In an interesting contrast to other organs, the liver doesn’t display signs of distress. Unlike the heart, the liver doesn’t beat when it feels worrying. Unlike the stomach, the liver doesn’t make growling noises when a person gets hungry. As long as the liver stays hale and hearty, it’s easy for a person to ignore it. However, we cannot ignore its importance in maintaining total physical health.
Though a liver works behind the scene, it is one of the largest and the most important organs in a human body. It performs 300+ functions and helps some of the other organs of the human body to do their jobs.
Here in this article, our focus will be on pediatric liver cancer, how it is diagnosed, its symptoms, treatment, and risk factors.
What is Pediatric Liver Cancer?
Pediatric liver cancer is one of the most common types of liver cancer of childhood but typically it affects only 1% of children in a million during the first three years of their life. Childhood liver cancer is a disease in which cancer cells form in the tissues of the child’s liver.
Usually, liver tumors in children are exceptional and not detected clinically. However when they expand significantly, spread within the organ, or metastasize to other parts of the body then these become visible with the appropriate tests. If physicians verify that the diseased liver will not continue performing to its potential, or if the patient won’t survive without a new liver, then they will need to undergo a Pediatric Liver transplant.
Types of Childhood Liver Cancer
Usually, there are two most common types of liver cancer in children.
It is the type of liver cancer that generally does not spread outside the liver. This type of liver cancer usually affects children younger than 3 years old.
2) Hepatocellular carcinoma (HCC)
It is a type of liver cancer that typically spreads to other places in the body. Children aged 14 to 16 years are more susceptible to this type of cancer.
Risk Factors for Liver Cancer
Risk factors for hepatoblastoma include the following:
- Male Gender
- Having FAP (familial adenomatous polyposis)
- Having Beckwith-Wiedemann syndrome
- Certain genetic changes, such as Trisomy 18.
- Glycogen storage disease
If the newborn weighs less than 3.5 pounds, then too, the child will be at risk.
Risk factors for hepatocellular carcinoma include the following:
- Male Gender.
- Having hepatitis B or C. The risk is greatest when the virus is passed from a mother to a child at birth.
- Liver damage caused by certain diseases, like biliary cirrhosis or tyrosinemia.
- Progressive familial intrahepatic disease.
Signs and Symptoms of Pediatric Liver Cancer
Some of the most common pediatric liver cancer symptoms are:
- Tummy ache or weight loss
- Onset of puberty
- Loss of appetite
Diagnosis of Pediatric Liver Cancer
The below is a list of diagnostics that a patient may have to undergo in case of signs of Pediatric Liver Cancer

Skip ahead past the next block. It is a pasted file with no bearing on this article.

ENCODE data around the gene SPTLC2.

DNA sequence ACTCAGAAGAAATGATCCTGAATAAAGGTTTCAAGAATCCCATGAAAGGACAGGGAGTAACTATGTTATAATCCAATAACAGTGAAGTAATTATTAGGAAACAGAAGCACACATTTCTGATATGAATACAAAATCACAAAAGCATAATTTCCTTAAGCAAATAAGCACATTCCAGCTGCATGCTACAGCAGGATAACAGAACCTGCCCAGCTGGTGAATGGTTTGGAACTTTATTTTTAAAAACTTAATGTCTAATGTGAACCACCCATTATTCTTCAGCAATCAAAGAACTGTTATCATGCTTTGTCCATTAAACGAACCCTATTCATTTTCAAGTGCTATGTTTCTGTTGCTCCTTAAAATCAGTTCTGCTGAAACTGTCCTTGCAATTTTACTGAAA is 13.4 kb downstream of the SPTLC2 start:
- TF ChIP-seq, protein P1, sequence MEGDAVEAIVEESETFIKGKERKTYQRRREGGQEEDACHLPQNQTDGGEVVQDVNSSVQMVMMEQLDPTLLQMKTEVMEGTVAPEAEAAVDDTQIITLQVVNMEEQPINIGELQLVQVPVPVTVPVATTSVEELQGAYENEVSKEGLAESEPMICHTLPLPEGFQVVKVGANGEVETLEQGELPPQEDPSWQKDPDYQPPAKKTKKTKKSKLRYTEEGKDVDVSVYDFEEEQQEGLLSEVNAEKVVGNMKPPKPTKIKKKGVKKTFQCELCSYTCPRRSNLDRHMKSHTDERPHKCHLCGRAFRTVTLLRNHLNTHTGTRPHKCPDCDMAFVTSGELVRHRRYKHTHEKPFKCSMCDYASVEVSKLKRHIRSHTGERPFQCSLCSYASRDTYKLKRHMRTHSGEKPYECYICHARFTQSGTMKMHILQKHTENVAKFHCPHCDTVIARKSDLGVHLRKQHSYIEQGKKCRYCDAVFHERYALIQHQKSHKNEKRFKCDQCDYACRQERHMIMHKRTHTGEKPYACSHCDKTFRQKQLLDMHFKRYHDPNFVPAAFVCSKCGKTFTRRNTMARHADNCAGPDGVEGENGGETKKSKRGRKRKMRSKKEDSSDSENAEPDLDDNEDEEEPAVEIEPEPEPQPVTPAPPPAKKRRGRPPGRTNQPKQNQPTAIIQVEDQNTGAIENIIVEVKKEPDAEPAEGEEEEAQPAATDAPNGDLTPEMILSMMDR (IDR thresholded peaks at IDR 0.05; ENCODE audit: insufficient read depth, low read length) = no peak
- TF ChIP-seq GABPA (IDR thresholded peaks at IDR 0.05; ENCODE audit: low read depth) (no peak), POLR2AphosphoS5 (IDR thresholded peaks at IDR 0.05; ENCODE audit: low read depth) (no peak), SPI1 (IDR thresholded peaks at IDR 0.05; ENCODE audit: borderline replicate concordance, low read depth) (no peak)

1) Diagnostic Tests: The first step would be a comprehensive physical assessment. The doctor will extract information on previous medical history (if any) and family history on liver health.
2) Blood Tests: A complete blood work and liver function tests will check for specific metrics like alpha-fetoprotein (AFP) levels. This is a good indication of the presence of liver cancer in the child.
3) Imaging Tests: Imaging tests incorporate
- CT or CAT (computed axial tomography) scans
- MRI scans
- Positron Emission Tomography (PET) scans
4) Biopsy: In this, a microscopic examination of a portion of the liver tissue with cancerous cell will check for signs of cancer. A biopsy may be done by:
- Core biopsy
- Surgical biopsy
- Fine needle aspiration
Treatment of Pediatric Liver Cancer
Pediatric liver cancer treatments depend on the type and stage of a child’s diseases as well as the child’s age and general health.
There are usually the following types of standard treatments are used to treat childhood liver cancer.
Surgery is usually done to remove cancer and part of the liver where the cancer is found.
2) Liver Transplantation
When a child is suffering from an early stage of liver cancer then a pediatric liver transplant may be an option. In this, a surgeon will replace the liver with a doctor’s healthy liver.
In chemotherapy usually, some drugs are used to kill cancer cells. It will be done before surgery to reduce the size of the liver cancer or after surgery to kill any remaining cells.
When a child needs treatment for a liver tumor, the feeling is devastating. But, one should never think he/she is alone. To find support, parents can talk to their child’s doctor or a hospital social worker. These days, many resources such as non-profit organizations like TAPF, Ketto are available to help parents and their children going through a difficult time.TPAF can help raise funds needed for liver transplant and also provide the right emotional and knowledge support needed for the child and the parents.